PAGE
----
The department store, enjoying something of a renaissance, is trying out greeters at the entrance to its stores, the New York Post reported, echoing practices at rivals like Walmart (wmt) and J.C. Penney CEO Marvin Ellison's alma mater, Home Depot (hd).
The Penney greeters are current full-time employees tasked with spending two hours of their shift at the front of the store, the Post wrote, citing an interview with one employee. The Post also reported that the use of greeters was a test limited to some stores in the Northeast and has started this summer. One store worker who spoke to the Post said that the practice was causing longer lines at cash registers.
J.C. Penney did not respond to two requests for comment from Fortune.
That's part of a wider effort to improve customer service at a time shoppers can, and are, just easily go shop on Amazon. Earlier this year, Walmart revived its door-greeter program by deploying staff at store entrances to improve customer service and fight shoplifting.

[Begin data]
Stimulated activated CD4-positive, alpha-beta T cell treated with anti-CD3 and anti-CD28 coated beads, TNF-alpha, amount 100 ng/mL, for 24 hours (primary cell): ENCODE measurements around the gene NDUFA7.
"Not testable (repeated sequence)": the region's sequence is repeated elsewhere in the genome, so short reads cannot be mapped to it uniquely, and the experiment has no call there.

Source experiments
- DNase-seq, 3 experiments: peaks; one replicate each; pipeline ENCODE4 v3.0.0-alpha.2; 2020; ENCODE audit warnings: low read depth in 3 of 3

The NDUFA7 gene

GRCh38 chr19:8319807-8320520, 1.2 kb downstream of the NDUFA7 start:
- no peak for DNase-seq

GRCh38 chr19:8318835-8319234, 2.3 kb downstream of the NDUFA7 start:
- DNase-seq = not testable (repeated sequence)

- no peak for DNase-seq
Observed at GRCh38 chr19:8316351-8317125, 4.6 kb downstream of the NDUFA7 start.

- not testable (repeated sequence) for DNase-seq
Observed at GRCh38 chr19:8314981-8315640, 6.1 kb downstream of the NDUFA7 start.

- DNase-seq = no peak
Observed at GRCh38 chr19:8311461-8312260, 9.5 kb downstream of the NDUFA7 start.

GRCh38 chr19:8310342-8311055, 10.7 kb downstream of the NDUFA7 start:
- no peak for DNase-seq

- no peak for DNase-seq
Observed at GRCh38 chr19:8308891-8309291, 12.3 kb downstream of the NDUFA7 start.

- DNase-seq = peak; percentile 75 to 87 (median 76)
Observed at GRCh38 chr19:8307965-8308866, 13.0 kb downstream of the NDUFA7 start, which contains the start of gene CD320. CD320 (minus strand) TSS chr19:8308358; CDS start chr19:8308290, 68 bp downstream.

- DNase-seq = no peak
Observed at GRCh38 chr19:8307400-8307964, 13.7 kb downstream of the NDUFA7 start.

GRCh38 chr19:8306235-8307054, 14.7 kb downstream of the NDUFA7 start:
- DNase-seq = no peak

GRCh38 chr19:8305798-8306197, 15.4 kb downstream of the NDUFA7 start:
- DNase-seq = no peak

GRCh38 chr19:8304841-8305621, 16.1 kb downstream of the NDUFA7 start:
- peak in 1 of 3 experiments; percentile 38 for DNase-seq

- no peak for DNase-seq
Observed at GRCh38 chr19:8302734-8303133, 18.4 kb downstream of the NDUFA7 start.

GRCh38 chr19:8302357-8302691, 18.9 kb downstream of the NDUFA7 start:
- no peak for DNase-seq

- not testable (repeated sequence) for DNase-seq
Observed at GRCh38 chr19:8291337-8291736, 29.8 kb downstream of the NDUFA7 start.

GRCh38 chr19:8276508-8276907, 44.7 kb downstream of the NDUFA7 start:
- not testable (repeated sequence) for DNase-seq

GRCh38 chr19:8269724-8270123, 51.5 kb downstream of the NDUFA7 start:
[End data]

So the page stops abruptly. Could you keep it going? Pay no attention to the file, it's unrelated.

If confirmed, the deployment of greeters would be only the latest trick Ellison has brought with him from Home Depot since becoming Penney CEO last year. He has equipped store floor workers with many of the same tools as Home Depot workers, including handheld devices that allow them to track inventory and know what's in a store.
In its most recent quarter, Penney reported comparable sales rose 2.2%, well above the numbers posted by Kohl's (kss) and Macy's (m). The company almost went under a few years when an attempt to be hipper and the elimination of coupons sent shares spiraling. Penney is still feeling the effects of that, and is still far from profitable thanks in part to a massive debt load. And that likely explains why Penney, unlike Walmart and Home Depot, is not tapping full time greeters, but rather using the staff it already has.